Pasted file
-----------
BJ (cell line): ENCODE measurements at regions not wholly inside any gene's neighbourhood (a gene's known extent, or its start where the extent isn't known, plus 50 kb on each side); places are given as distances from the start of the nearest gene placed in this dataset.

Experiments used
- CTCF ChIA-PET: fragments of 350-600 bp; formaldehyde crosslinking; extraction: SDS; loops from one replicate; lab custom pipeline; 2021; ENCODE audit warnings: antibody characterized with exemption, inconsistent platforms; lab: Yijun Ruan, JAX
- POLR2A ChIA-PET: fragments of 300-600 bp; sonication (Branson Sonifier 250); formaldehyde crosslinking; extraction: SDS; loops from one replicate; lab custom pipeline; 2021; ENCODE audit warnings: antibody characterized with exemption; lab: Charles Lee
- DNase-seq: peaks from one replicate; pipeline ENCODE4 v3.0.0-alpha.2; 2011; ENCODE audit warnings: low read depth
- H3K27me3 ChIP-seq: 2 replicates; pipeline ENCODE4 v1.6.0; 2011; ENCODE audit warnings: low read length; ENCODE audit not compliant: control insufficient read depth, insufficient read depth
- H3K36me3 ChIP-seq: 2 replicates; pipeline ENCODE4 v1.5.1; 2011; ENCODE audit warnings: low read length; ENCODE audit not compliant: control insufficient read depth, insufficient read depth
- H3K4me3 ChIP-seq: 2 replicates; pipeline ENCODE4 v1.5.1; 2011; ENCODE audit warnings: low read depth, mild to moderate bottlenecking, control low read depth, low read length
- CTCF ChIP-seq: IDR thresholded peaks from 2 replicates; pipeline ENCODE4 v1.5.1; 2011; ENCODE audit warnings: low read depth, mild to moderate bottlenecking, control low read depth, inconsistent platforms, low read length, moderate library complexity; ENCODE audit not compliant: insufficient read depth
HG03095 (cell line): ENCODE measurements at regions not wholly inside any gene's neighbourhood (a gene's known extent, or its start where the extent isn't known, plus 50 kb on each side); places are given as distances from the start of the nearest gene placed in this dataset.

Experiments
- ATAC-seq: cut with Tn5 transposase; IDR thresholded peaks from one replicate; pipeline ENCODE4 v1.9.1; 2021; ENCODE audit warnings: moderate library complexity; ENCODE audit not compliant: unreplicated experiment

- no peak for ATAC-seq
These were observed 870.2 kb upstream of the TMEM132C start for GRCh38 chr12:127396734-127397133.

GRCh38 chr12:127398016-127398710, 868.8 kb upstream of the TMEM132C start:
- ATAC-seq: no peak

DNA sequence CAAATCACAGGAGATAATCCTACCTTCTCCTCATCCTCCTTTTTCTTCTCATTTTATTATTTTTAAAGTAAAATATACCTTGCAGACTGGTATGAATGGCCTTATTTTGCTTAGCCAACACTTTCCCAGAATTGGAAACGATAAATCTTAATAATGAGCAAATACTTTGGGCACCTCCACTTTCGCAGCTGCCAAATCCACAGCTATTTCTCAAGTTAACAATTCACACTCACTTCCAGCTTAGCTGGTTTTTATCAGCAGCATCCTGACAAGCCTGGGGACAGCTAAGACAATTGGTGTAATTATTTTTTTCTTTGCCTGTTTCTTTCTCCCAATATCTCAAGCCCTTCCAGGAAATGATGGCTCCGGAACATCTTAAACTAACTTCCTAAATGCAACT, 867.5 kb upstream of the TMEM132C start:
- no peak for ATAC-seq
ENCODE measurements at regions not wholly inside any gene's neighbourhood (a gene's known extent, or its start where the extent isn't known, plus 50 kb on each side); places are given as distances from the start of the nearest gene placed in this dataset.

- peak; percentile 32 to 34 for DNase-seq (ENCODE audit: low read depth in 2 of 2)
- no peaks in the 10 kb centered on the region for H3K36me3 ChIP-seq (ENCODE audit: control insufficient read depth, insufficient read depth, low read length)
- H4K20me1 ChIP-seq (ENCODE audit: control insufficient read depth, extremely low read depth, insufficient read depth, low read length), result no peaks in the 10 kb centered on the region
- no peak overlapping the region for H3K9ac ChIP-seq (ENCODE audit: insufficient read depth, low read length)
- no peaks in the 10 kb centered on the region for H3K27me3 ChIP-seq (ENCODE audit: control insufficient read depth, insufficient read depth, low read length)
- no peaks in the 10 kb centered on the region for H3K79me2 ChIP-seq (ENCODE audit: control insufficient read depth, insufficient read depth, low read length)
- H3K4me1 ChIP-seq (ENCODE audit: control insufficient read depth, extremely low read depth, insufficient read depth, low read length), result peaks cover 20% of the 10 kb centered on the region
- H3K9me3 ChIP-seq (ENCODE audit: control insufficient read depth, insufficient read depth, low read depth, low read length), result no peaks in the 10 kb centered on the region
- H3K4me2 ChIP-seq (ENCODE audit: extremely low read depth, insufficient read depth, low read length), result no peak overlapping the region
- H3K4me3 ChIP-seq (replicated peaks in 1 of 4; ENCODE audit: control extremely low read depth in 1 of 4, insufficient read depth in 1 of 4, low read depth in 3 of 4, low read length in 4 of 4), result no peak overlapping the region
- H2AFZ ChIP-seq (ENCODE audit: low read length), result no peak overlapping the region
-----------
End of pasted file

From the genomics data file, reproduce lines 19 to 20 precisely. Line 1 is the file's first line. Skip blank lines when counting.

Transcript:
ENCODE measurements at regions not wholly inside any gene's neighbourhood (a gene's known extent, or its start where the extent isn't known, plus 50 kb on each side); places are given as distances from the start of the nearest gene placed in this dataset.

- peak; percentile 32 to 34 for DNase-seq (ENCODE audit: low read depth in 2 of 2)